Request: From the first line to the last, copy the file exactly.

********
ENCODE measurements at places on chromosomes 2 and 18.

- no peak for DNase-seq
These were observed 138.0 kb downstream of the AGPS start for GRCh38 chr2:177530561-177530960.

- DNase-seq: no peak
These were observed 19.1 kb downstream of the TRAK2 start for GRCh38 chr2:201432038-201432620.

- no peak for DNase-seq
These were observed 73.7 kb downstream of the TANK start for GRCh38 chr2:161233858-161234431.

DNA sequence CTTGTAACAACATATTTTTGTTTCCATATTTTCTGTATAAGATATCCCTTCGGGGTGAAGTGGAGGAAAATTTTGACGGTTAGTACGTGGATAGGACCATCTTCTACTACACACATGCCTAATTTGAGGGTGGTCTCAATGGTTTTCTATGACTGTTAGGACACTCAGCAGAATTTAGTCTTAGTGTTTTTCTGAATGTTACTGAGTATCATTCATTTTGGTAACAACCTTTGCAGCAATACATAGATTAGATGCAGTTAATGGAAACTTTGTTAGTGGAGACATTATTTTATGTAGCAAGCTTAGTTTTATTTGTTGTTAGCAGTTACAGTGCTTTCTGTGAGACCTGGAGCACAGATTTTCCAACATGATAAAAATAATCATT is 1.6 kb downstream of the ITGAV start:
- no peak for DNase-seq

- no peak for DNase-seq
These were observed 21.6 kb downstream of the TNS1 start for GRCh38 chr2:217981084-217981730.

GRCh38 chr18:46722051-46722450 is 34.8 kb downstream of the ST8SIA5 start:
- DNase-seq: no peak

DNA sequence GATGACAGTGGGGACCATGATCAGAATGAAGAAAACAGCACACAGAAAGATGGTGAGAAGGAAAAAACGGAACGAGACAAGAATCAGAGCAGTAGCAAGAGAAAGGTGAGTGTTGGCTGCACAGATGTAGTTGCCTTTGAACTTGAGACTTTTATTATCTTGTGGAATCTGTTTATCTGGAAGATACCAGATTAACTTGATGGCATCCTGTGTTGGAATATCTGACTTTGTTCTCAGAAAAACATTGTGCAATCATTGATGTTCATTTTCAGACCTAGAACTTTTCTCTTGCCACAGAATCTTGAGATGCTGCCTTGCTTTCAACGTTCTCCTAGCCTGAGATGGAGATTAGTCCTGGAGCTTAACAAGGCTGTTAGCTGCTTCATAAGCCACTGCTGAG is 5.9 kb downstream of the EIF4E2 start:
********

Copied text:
ENCODE measurements at places on chromosomes 2 and 18.

- no peak for DNase-seq
These were observed 138.0 kb downstream of the AGPS start for GRCh38 chr2:177530561-177530960.

- DNase-seq: no peak
These were observed 19.1 kb downstream of the TRAK2 start for GRCh38 chr2:201432038-201432620.

- no peak for DNase-seq
These were observed 73.7 kb downstream of the TANK start for GRCh38 chr2:161233858-161234431.

DNA sequence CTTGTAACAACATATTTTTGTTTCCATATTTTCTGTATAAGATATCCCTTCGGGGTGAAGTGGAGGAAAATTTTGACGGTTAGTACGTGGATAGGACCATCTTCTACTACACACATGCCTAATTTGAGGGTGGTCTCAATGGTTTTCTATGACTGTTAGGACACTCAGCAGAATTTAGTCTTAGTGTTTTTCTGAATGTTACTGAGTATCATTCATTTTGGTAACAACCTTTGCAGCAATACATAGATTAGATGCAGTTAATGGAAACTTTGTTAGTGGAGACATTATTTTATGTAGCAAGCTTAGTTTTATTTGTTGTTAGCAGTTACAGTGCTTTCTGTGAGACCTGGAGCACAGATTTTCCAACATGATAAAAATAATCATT is 1.6 kb downstream of the ITGAV start:
- no peak for DNase-seq

- no peak for DNase-seq
These were observed 21.6 kb downstream of the TNS1 start for GRCh38 chr2:217981084-217981730.

GRCh38 chr18:46722051-46722450 is 34.8 kb downstream of the ST8SIA5 start:
- DNase-seq: no peak

DNA sequence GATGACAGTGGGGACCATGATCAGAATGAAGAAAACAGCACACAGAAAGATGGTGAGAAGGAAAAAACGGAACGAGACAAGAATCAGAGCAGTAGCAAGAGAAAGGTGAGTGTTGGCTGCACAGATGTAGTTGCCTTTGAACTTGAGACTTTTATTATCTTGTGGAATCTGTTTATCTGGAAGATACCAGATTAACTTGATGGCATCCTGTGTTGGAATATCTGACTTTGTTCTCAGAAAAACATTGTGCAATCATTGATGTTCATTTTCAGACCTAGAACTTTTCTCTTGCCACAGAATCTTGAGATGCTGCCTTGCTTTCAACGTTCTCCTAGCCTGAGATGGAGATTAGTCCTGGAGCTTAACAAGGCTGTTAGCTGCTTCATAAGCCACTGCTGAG is 5.9 kb downstream of the EIF4E2 start: